Junior Parents Give College Life a Try

Elena M Pepe

Adams residents and their parents enjoy a wide range of treats at Adams House's Junior Parents Weekend reception at the Masters' Residence on Friday, March 4.

Parents of the Class of 2012 flocked to Harvard’s campus this weekend for the annual Junior Parents Weekend.

Mothers and fathers participated in activities including tours of Widener Library, luncheons in each of the Houses, and numerous presentations in Sanders Theatre—and reliving their college experiences by joining the Harvard social scene.

“I taught my parents how to play Civil War, and the three of us are really good at it,” Marie R. Appel ’12 said.

Appel, her nine roommates, and several of her friends organized a beer pong tournament for their visiting parents on Saturday night, in perhaps one of the more unusual ways of commemorating the conclusion of Junior Parents Weekends.

“My Lord, it was one of the most relaxing, fun, crazy things we’ve done in a long time,” Appel’s mother, Mimi, said of the weekend in general. “It was a ball. I love exactly how it worked out.”



Junior Parents Weekend, jointly organized by the Office of Student Life and the Crimson Key Society, began on Friday morning with a schedule of open houses, receptions, tours, and speakers.

Parents were invited to Sanders Theatre on Friday evening to listen to a welcome address from University President Drew G. Faust. The event, which also featured Dean of Student Life Suzy M. Nelson and a panel of seniors discussing their Harvard experience and future plans, was one of the most well-attended of the weekend, according to Daniel P. Bicknell ’13, the Crimson Key Society’s co-coordinator of Junior Parents Weekend.

Bicknell added that lectures on Saturday afternoon, especially those by Kennedy School Professor Roger B. Porter and Medical School Professor Nicholas A. Christakis, were also popular among the parents.

“The relevant topics and the professors themselves attracted most of the parents,” Bicknell said.

Numerous receptions and open houses provided parents with multiple other options for their unstructured periods of time.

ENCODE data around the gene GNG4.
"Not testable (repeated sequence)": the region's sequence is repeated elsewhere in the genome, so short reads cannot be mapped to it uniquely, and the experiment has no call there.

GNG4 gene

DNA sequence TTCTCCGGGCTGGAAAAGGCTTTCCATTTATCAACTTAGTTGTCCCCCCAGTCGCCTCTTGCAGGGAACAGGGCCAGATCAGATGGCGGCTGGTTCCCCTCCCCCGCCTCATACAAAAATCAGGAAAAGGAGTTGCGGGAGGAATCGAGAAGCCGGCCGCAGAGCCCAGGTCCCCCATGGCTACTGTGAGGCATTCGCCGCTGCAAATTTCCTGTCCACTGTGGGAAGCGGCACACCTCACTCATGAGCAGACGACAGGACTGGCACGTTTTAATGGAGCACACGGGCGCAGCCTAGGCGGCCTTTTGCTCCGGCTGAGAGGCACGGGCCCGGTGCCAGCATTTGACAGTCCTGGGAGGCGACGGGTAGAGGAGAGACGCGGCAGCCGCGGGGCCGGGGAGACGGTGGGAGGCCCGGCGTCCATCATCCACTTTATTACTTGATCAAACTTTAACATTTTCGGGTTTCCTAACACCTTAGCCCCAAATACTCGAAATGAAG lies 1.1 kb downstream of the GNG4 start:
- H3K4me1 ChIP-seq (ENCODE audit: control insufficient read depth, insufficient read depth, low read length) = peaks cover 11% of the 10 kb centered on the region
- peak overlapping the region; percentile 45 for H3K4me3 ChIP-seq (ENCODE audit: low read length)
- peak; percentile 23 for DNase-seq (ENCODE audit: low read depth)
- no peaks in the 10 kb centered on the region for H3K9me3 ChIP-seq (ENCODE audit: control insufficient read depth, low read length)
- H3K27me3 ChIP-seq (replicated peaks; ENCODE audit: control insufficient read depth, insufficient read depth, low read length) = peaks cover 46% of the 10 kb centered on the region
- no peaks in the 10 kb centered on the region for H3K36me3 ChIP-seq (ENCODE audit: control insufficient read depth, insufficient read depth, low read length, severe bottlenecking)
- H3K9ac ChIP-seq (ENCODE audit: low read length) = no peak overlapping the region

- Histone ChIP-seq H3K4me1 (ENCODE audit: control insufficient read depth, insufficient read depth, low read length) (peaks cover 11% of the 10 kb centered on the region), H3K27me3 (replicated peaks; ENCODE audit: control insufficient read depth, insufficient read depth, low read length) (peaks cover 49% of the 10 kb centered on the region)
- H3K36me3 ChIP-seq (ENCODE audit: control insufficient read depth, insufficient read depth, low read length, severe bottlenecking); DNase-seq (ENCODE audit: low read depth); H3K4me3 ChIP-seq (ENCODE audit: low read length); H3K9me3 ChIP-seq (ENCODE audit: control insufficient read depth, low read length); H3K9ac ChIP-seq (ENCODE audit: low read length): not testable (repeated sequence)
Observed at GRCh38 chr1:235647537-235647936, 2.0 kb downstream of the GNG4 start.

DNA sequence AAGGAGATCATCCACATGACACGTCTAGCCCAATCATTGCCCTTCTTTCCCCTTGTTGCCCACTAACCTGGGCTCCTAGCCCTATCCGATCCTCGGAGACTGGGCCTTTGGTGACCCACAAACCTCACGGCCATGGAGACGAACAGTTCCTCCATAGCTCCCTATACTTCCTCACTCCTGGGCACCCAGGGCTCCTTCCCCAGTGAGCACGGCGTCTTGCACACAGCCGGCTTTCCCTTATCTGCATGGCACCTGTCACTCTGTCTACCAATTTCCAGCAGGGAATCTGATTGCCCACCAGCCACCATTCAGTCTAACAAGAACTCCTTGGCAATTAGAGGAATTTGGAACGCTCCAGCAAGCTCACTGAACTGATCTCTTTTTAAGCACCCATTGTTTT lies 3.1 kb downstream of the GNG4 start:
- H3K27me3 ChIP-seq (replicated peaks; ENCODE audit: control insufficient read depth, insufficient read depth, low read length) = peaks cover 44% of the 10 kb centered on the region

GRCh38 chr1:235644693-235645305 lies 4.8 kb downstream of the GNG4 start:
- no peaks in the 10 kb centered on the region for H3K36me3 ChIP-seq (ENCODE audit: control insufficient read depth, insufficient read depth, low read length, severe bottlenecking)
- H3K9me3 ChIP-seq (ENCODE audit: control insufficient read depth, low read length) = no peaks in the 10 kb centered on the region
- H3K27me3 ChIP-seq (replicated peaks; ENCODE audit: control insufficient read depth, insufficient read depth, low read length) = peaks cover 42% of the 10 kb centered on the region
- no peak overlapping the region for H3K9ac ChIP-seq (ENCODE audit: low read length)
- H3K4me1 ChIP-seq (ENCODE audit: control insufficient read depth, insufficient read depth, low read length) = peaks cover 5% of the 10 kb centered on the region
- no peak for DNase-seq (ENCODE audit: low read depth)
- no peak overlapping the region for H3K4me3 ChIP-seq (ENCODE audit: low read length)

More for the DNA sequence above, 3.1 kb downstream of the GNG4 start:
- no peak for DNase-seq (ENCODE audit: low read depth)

But the weekend’s scheduling at the height of midterm season concerned many juniors.

“[My friends and I] didn’t have that much time for work,” said Abigail A. Schachter ’12, who said she has four midterms this coming week. “Maybe after spring break or maybe late toward the end of the year would have been better timing.”

Still, many students, including Appel and Shadman S. Zaman ’12, considered the highlights of the weekend not be those events scheduled by the University, but instead the rare opportunities the weekend allowed for parents, classmates, and friends to interact.

Zaman said meeting his roommates’ parents enabled him to understand his roommates in a much different way.

“When you talk to someone’s parents, you can kind of gauge where they get their personalities and mannerisms from,” Zaman said. “You assume your friends have really unique personalities, which they do, but when you meet their parents ... it’s really funny.”

By junior year, parents and students are more accustomed to and familiar with college life, and both agreed that the second visit organized by the University varied substantially from Freshman Parents Weekend.

But while much changed between visits to campus, at least one parent said she learned one lesson in the fall of 2008 that has stuck with her since.

“Did we rub on John Harvard’s toe this time?” Mimi Appel said. “Absolutely not.”